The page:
Youth Homelessness in America Every year, millions of people are experiencing some form of homelessness in the United States alone. Of those people who are experiencing homelessness, a large proportion of them is under the age of 24. Data has found that there are over 550,000 youth have experienced homelessness for more than a week over the course of a year (“Youth and Young Adults,” 2018). In many cases, youth homelessness can be prevented, but the lack of resources and services available to youth is limited. As a result, the issue continues to grow and affect more and more youth have to experience homelessness.
This opinion piece, titled “why are we really ashamed about Melbourne’s homeless crisis?” written by Jamila Rizvi for the herald sun, takes on a concerned tone while discussing the issue of homelessness in Melbourne. Various persuasive techniques have been used to make the reader question their belief. The article is aimed at people who are around the homeless often, tourists coming for the Australian Open and commuters in the CBD. This piece makes us question why we are actually ashamed of the homeless in Melbourne.
Homelessness is an unsolved issue occurring day to day, worldwide. What the main focus of this essay will be are the homeless youth in Canada dealing with drug addiction and substance use. Homelessness is a rising problem here in Canada, there are 10,000 homeless youth on the street, a guaranteed 2000 on any given night. There are so many different aspects you have to deal with along being homeless, not only are they living life on the streets without a shelter, food or money, but the challenges they face daily just adds to it. They face physical abuse, verbal abuse, police brutality, weather changes, starvation, stress, addictions, mental illness, and other various problems.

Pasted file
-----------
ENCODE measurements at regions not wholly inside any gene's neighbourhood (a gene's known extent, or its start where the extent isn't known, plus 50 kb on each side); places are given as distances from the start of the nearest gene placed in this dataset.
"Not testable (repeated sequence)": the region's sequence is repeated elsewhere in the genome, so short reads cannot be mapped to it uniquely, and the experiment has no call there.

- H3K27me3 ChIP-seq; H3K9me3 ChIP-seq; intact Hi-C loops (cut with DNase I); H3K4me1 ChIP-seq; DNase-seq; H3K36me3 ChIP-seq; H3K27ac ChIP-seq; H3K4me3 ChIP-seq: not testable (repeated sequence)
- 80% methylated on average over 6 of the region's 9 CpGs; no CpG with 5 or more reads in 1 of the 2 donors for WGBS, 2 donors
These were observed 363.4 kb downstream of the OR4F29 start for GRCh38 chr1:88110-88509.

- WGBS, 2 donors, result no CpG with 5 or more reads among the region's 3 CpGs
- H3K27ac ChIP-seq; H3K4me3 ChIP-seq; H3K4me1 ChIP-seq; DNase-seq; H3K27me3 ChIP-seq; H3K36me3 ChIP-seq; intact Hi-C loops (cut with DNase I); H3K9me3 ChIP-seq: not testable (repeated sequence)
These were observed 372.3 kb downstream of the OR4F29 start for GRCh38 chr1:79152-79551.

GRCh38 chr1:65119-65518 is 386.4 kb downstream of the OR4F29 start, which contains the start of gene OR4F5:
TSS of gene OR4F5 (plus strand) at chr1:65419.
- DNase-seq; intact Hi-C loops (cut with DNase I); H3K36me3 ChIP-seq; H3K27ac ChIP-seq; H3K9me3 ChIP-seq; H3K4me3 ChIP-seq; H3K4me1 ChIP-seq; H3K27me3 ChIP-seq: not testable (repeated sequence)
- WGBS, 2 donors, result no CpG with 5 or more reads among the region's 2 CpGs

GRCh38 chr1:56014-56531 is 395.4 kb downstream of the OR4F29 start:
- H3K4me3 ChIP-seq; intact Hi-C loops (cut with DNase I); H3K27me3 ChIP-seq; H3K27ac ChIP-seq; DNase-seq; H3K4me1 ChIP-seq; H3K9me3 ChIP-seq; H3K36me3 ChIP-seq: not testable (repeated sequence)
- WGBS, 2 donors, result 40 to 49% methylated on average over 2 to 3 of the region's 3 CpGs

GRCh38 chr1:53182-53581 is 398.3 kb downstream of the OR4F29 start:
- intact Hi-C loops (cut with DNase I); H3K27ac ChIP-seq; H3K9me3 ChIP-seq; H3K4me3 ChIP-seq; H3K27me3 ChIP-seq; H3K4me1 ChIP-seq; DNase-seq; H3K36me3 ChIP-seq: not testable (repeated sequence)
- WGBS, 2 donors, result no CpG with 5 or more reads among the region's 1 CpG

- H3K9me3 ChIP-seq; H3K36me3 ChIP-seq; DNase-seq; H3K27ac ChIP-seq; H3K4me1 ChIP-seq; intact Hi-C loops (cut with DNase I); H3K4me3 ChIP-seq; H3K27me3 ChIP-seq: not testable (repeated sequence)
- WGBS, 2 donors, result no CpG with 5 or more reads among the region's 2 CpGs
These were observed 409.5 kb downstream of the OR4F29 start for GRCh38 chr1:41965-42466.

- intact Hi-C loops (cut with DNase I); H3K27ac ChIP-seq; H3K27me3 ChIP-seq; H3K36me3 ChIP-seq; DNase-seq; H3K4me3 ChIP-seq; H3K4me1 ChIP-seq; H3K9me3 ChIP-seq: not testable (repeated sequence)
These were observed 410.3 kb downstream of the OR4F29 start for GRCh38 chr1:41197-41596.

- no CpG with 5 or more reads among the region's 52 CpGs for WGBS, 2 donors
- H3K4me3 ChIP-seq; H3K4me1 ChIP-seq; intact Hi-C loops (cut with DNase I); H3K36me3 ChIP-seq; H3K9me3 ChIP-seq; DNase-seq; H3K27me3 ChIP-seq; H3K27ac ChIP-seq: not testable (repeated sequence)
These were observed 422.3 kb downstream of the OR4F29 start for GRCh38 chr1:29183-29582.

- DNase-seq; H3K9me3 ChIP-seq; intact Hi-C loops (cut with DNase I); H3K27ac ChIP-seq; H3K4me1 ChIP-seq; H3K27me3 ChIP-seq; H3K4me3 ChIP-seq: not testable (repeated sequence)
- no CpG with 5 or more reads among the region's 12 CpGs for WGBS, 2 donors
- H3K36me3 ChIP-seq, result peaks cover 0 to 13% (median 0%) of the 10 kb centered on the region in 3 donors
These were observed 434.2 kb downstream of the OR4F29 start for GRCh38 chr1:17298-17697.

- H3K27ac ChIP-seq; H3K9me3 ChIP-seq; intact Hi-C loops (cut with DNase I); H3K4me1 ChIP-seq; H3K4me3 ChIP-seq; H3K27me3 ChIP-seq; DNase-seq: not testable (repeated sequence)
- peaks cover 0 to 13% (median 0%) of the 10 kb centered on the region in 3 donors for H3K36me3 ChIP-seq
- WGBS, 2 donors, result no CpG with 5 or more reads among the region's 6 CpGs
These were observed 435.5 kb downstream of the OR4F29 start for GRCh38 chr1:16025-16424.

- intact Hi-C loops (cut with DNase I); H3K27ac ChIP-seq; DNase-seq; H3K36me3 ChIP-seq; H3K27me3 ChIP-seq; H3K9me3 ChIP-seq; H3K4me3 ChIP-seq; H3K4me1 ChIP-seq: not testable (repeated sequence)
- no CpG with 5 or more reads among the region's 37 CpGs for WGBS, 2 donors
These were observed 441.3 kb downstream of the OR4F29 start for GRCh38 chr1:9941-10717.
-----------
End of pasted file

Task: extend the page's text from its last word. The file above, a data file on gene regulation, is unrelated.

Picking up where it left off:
It is generally accepted that poverty is a serious social problem in Canada, and one of its most obvious indicators is homelessness (Chappell, 2014). However, the practice of 'squeegeeing ' among entrepreneurial homeless youth in Toronto during the 1990s reveals that social welfare policy development did not address poverty and homelessness sufficiently at that time. In response to concerns about the income-generating practices of youth who are homeless, the Government of Ontario passed the Safe Streets Act (SSA) in 1999. The provincial government designed the SSA to regulate and eliminate indicators of poverty in public places, including squeegeeing and panhandling, rather than address the root causes of this social problem (Esmonde, 2002).